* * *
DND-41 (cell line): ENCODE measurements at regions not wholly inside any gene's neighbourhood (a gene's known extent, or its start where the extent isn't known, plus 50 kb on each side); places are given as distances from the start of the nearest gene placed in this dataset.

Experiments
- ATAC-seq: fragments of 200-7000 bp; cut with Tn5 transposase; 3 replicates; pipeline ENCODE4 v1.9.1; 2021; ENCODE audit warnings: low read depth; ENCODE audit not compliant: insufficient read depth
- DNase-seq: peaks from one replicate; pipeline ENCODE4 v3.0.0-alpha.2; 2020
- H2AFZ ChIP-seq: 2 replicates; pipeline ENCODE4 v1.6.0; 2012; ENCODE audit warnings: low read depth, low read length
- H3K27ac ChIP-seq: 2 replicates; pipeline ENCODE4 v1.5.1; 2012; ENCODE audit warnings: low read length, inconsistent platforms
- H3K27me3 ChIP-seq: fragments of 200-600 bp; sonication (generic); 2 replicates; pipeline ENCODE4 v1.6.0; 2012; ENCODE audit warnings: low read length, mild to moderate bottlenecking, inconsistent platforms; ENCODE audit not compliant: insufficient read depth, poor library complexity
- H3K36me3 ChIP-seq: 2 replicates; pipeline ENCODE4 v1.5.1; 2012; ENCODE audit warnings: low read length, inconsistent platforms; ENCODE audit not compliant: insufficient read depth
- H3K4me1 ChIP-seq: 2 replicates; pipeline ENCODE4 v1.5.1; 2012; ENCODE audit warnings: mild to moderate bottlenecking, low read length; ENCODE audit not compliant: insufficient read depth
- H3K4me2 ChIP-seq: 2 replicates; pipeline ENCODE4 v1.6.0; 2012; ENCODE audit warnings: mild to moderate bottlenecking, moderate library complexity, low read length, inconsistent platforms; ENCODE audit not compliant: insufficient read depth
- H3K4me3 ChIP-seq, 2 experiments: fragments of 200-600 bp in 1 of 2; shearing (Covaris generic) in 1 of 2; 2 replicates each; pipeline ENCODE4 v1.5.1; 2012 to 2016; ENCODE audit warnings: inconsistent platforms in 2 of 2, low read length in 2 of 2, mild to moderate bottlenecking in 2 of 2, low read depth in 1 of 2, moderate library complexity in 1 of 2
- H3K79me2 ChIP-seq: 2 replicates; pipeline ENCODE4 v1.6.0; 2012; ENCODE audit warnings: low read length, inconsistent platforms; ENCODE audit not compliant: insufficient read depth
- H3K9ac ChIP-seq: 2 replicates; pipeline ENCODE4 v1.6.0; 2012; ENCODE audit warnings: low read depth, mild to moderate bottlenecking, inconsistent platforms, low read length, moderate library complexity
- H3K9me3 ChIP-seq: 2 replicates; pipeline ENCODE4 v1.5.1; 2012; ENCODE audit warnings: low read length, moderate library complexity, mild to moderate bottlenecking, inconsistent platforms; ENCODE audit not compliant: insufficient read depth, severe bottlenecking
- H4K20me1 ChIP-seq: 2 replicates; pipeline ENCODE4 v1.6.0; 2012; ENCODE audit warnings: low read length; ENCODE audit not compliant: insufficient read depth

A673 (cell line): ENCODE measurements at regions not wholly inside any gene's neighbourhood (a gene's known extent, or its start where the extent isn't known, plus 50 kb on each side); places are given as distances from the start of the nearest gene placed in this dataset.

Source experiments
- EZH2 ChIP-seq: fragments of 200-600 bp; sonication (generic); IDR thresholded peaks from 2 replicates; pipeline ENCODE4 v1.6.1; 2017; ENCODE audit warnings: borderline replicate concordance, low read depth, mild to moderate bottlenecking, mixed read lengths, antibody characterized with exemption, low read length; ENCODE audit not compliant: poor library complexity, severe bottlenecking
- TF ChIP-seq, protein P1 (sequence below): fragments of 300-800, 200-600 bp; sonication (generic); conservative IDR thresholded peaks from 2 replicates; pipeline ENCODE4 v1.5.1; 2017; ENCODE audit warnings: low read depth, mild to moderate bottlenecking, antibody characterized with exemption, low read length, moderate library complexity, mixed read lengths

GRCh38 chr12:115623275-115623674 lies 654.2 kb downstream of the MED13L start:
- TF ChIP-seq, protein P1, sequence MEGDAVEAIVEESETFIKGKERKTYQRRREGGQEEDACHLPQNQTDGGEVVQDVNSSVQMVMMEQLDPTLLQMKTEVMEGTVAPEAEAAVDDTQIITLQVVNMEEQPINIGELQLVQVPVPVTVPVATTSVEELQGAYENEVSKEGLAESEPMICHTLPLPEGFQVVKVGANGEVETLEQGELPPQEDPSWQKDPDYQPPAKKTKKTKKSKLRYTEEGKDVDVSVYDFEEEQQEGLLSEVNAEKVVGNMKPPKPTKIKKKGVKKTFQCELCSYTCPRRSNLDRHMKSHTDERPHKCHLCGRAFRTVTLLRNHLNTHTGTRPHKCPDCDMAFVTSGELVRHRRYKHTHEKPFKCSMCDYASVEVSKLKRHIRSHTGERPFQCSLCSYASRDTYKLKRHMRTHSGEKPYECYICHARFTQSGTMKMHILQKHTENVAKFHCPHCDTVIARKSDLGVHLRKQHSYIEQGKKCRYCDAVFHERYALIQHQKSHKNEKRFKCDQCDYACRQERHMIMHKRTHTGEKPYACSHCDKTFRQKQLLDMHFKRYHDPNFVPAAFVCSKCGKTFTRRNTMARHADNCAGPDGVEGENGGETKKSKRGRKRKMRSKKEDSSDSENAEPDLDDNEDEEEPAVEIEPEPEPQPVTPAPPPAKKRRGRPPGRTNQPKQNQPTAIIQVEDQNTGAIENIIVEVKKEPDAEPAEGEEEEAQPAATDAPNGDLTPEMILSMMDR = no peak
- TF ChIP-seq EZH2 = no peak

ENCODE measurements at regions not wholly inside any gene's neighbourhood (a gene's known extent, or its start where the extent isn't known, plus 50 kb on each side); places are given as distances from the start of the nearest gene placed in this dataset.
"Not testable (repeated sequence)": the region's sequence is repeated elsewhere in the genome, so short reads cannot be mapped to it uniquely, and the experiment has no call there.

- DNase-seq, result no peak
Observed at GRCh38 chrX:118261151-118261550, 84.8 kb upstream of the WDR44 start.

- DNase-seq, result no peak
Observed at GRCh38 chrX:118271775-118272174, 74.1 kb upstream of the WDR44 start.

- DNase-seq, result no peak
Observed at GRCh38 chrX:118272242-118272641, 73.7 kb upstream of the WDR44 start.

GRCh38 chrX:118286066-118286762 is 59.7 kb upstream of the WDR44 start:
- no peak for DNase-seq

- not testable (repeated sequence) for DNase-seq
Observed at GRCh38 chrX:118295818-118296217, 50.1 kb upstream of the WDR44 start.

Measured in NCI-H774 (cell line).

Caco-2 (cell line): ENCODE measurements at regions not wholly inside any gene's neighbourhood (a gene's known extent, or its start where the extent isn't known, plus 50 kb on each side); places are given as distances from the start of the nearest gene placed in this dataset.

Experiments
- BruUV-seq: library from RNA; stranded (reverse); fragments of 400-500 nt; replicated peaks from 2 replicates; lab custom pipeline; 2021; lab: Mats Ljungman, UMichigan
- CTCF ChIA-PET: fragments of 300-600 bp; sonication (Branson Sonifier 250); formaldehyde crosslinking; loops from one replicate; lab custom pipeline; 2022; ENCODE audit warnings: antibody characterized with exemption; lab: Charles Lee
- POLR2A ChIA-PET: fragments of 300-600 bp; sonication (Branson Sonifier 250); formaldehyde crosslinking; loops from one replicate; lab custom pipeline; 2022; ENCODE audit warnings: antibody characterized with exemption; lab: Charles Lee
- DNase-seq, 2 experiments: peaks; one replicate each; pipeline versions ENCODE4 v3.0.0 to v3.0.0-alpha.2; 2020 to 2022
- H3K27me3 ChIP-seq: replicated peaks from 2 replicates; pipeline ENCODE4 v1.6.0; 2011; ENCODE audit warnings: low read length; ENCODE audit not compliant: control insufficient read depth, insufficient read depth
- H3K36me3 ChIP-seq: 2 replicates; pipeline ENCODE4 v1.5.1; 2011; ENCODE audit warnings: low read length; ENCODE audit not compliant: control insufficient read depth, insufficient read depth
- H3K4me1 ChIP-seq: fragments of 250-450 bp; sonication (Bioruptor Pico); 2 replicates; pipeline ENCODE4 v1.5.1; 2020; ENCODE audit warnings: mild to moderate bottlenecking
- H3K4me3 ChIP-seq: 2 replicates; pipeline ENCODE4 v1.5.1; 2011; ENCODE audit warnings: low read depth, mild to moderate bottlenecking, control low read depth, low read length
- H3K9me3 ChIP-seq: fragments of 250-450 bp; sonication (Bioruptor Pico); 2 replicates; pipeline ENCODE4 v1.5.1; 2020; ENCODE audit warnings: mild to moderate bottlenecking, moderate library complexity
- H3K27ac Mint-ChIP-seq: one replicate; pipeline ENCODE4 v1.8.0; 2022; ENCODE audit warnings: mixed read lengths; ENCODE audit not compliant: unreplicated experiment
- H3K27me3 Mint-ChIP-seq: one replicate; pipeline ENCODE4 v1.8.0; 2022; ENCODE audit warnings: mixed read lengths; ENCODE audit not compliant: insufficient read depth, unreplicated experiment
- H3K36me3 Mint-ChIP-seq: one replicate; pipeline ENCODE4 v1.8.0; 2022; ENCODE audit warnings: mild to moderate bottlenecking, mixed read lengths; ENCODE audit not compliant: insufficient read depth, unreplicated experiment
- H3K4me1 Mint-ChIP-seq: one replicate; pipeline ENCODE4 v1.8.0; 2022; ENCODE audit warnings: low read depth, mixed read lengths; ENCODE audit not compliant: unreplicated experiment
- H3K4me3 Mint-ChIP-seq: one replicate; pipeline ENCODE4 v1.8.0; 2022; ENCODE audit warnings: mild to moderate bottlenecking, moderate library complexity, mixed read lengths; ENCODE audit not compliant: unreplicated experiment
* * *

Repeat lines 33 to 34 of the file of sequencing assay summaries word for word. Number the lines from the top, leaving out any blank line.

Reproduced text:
- not testable (repeated sequence) for DNase-seq
Observed at GRCh38 chrX:118295818-118296217, 50.1 kb upstream of the WDR44 start.